Giada De Laurentiis' Pro Tip For Buying Store-Bought Pasta Sauce

Pasta checks all the right boxes: It's comforting, capable of soothing the soul and nourishing the body with every bite, and it's convenient, requiring only a box of dry noodles and a jar of tomato sauce to make. But just because your meal isn't completely made from scratch doesn't mean it can't taste as if it were wholly homemade.

According to Italian-American chef Giada de Laurentiis, there's a simple way to ensure your store-bought pasta sauce goes toe-to-toe with any gourmet marinara, and it involves buying only the ready-made brands that feature tomatoes instead of sugar as the first ingredient (per Bon Appétit). Just like the seemingly endless stream of pasta shapes and sizes available, every jar of tomato sauce is unique. They each feature a distinctive blend of flavors — not to mention, varying amounts of added sugar, which is where the "Everyday Italian" chef's tip comes in.

Per FDA requirements, ingredients are always listed on product labels in descending order by weight — jars of pasta sauce included. Meaning, a food product will feature the most of whatever ingredient is listed on the label first. In the case of tomato sauce, likely, the first ingredient will always be tomatoes. However, the higher that sugar is listed on the ingredients label, the sweeter your sauce will assuredly be.

Stick to brands that don't use added sugar

Not all tomato sauces are created equal, especially in terms of levels of sweetness. Instead of buying ready-made sauces that are high in sugar, choose ones that contain fewer added sugars — or opt for products that feature no added sugars at all, such as Classico Roasted Garlic Tomato Spaghetti Pasta Sauce and Rao's Homemade Marinara Sauce, both of which feature four grams of total sugar.

An even better option is to slather your noodles the Giada de Laurentiis way — with Bio Orto. The Puglia, Italy-based brand is a staple of her Italian food and lifestyle brand, Giadzy. Her online store features a variety of the company's pasta sauce offerings, including its organic tomato sauce with basil and organic arrabbiata sauce, which both only contain two grams of sugar.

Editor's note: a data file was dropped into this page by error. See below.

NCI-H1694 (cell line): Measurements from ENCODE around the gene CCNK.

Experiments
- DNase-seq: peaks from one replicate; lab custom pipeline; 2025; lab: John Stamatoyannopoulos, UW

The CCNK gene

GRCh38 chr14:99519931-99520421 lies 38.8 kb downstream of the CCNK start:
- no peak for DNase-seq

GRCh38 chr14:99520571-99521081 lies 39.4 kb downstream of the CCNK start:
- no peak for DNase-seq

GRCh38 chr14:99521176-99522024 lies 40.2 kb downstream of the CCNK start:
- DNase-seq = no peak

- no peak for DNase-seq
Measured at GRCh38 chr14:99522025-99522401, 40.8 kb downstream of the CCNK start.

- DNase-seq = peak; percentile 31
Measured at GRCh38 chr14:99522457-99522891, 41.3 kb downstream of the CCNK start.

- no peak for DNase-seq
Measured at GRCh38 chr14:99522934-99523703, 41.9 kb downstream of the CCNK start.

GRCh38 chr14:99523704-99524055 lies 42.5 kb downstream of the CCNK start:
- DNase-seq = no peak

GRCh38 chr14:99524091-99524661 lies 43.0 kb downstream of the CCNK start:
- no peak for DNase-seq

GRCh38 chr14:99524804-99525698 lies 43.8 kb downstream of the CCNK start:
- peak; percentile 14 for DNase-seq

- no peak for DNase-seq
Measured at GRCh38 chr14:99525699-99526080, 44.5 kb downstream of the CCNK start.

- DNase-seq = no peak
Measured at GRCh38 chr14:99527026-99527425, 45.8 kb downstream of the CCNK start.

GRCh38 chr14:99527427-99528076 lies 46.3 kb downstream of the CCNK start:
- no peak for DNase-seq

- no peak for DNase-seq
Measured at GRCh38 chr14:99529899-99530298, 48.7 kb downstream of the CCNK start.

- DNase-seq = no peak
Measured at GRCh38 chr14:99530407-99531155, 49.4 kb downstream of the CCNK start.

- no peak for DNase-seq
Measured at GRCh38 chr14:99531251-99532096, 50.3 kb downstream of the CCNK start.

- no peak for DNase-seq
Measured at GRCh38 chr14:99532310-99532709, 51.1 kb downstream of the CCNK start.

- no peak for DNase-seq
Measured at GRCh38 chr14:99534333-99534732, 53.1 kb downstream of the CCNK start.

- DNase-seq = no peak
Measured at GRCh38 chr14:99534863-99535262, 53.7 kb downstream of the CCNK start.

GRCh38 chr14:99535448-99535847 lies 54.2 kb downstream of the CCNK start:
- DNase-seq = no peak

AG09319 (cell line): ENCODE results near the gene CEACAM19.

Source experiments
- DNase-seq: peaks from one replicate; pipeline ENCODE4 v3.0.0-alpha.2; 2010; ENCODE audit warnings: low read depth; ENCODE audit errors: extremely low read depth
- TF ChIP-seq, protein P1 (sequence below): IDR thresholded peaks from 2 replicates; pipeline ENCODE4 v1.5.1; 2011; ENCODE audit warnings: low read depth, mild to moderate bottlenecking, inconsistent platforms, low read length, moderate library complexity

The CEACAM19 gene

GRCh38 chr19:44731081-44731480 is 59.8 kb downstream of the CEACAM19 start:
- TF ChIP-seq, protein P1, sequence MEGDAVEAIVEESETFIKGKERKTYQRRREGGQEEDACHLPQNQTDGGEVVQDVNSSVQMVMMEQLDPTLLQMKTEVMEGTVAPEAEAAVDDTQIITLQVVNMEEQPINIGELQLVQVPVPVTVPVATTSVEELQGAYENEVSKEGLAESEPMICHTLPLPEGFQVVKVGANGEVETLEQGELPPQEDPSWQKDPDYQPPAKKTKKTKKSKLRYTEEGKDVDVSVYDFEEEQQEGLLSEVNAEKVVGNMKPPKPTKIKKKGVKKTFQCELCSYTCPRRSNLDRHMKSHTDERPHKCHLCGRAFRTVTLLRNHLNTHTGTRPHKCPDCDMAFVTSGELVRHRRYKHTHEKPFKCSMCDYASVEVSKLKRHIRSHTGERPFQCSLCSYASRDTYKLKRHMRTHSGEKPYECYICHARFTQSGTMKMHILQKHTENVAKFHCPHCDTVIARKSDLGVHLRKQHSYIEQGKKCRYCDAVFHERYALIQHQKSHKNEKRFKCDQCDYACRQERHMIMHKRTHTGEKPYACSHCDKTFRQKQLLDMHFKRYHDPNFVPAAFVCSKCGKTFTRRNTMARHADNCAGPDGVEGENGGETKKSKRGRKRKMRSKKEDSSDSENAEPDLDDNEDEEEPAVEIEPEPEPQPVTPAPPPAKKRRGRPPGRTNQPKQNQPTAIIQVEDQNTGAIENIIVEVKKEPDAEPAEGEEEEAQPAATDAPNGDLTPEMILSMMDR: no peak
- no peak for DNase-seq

It's also a good idea to keep an eye out for the amount of salt that's lurking in store-bought pasta sauces, the amount of which can vary greatly from bottle to bottle. For example, the aforementioned arrabbiata sauce features 150 milligrams of sodium whereas Bio Orto's tomato sauce with basil has 230. However, some brands contain higher amounts of sodium, with the average container of Prego pasta sauce featuring 480 milligrams, which is 21% of the recommended daily value per serving.

Tips for balancing overly sweet tomato sauce

Sugar is often added to marinara to help offset the natural acidity of the tomatoes, resulting in a more well-balanced — and tastier — sauce. Without any sugar, your spaghetti sauce may turn out overly tart. Conversely, however, too much sugar and you'll be left with a similarly overpowering sugo (that's sauce in Italian).

If you happen to purchase a jar of tomato sauce that's a little heavy on the sugar, you can easily cut the sweetness by adding acidic ingredients like lemon juice and vinegar. Just be sure to incorporate them into the mixture in small amounts, such as one teaspoon at a time, until it tastes a bit more palatable.

You can use plain water or a savory broth, such as vegetable or chicken, to dilute the marinara. Or, round it out by opting for the secret ingredient Giada de Laurentiis adds to store-bought pasta sauce: parmesan rinds. She lets the rind simmer in the sauce while it cooks, which introduces a satisfying umami flavor to the tomato blend, helping to lend a silky texture to the sauce in the process.

However, one of the easiest ways to avoid having to balance out the overly sweet flavors of some store-bought sauces in the first place is to shop for brands that make basic tomato sauces using minimal ingredients.